The military forces of China reiterated the country’s previous warnings on Tuesday, stating that it “reserves the right” to take action on Japan should it continue to threaten the sovereignty of the Diaoyu Islands with its plans of “purchasing” the islands. The two China Marine Surveillance (CMS) ships that arrived in the disputed area’s waters yesterday still remain, where the Beijing government says they will continue their surveillance of the islets. Japan has given no intention of bowing out of their purchase of the Senkaku Islands, causing China to further their displays of aggression, and dashing the hopes of any peaceful resolution in the near future.
The central Japanese government formally announced their purchase on Tuesday of the uninhabited islands from the Kurihara family, the private Japanese owners, for 2.05 billion yen (approx. $26 million). Shinsuke Sugiyama, of the Japanese Foreign Ministry, then arrived in Beijing with the intentions of holding urgent talks in order to prevent any misunderstandings. Chinese media is reporting that this is all for show, and Tokyo has shown no sincerity in trying to find a resolution. Seeing as how China claims the Japanese purchase of the islands is “illegal” and refuses to accept the deeds of the private owners, it doesn’t seem like there can be much of a solution, on either side.
Yuhei Sato, the governor of Fukushima Prefecture, was set to have a meeting with China’s Civil Aviation Administration about resuming flights between Shanghai and Fukushima, but it was called off at the last minute. Now, four out of seven of China’s military regions, Nanjing, Jinan, Chengdu, and Guangzhou, are holding large-scale People’s Liberation Army (PLA) exercises that many observers believe are meant to be displays of power towards Japan. Beijing strategy expert Hu Siyuan says the naval, air, and land forces are all prepared to defend China’s Diaoyu Islands, and are not concerned about having a confrontation with Japan.
China’s government-run news agency, the Global Times, has been eager to promote the message that Japan needs to be taught a lesson (preferably by China, one can assume). A published editorial wrote that it’s time for China to end the illusion of friendly ties with Japan. Tokyo’s purchase agreement has brought an end to any diplomatic relations that were established in the 1970s. The Global Times continues that Chinese anger has now been awakened, and the only thing left to do is prepare for further deterioration of bilateral ties.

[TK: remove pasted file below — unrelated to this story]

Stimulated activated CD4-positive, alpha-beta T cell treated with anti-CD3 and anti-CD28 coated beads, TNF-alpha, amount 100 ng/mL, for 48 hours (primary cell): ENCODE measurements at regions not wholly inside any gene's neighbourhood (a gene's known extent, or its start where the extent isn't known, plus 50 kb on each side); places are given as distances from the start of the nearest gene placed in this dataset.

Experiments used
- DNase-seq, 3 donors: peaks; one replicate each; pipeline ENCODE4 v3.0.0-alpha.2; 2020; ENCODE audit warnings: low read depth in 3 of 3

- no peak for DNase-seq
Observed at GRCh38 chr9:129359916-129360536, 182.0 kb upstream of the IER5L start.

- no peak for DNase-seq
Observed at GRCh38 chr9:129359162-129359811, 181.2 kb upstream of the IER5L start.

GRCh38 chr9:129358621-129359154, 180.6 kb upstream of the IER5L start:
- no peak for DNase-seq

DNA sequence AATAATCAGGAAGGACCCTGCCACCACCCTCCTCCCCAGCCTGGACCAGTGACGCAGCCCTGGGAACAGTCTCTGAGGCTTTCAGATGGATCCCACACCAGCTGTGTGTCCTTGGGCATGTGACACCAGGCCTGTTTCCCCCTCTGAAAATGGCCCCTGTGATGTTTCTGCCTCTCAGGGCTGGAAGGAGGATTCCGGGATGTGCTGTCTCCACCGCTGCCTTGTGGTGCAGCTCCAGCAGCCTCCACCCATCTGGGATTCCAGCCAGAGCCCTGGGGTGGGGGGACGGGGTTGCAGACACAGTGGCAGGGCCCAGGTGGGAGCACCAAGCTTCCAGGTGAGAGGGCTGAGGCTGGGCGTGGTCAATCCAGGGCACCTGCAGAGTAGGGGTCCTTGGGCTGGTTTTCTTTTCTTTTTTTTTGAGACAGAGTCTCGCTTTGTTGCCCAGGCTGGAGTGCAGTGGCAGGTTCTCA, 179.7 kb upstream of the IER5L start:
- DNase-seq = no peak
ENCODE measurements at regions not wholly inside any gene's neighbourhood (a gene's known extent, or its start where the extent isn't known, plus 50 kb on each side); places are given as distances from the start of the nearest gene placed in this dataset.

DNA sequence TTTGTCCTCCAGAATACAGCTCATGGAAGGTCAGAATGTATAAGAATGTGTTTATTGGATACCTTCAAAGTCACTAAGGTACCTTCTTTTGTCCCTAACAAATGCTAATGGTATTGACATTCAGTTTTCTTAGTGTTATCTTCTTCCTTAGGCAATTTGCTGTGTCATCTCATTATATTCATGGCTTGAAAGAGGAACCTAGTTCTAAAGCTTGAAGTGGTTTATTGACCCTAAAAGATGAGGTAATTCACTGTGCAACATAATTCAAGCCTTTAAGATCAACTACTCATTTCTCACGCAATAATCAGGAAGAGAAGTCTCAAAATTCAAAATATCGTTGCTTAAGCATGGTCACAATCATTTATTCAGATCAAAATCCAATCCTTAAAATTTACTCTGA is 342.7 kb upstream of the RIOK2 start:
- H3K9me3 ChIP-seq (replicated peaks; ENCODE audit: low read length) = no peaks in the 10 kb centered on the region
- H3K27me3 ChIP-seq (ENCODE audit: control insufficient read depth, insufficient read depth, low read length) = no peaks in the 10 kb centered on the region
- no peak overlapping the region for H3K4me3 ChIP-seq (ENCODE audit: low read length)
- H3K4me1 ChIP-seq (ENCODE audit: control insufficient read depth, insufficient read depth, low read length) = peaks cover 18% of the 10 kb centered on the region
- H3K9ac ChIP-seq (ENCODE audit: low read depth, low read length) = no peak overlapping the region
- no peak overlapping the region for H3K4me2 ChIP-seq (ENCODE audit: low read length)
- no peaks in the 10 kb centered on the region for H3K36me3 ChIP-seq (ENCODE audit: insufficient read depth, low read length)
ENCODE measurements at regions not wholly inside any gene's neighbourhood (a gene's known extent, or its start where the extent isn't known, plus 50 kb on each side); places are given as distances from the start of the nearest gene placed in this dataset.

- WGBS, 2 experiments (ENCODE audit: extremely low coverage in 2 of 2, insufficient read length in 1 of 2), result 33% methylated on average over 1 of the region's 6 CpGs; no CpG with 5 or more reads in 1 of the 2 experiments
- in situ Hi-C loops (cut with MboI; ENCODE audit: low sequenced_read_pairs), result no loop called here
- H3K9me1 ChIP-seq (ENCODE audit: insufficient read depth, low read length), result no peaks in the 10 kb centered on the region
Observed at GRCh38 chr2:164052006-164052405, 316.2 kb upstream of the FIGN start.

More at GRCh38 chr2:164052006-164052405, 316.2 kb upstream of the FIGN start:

So this all begs the question, how can this realistically end peacefully, with both sides happy? It’s obvious China is just eager for any provocation to release its pent-up aggressions towards Japan. What is more frustrating is China’s repeated statements of “not accepting” Japan’s claims, or certain Japanese actions are “illegal,” and therefore warrant military aggression. It was the same thing with the Hong Kong activists that landed on the disputed islands a few weeks ago; China did not “recognize” Japan’s arrest for immigration violations, and as a result it was “illegal detainment.” Japan’s claims over the territory are just as strong as China’s, and this purchasing of them is just a way to strengthen their plans of nationalization. Japan is going to refuse accepting China’s claims just as China does, but they aren’t eager to start a military conflict.
If both sides are just going to “ignore” or “refuse to accept” what the other says, then there’s really nowhere to go. It’s completely pointless. I mentioned the same view-point when it came to the island dispute between Japan and South Korea, but it’s really just time to blow these rocks up and not let anyone have them.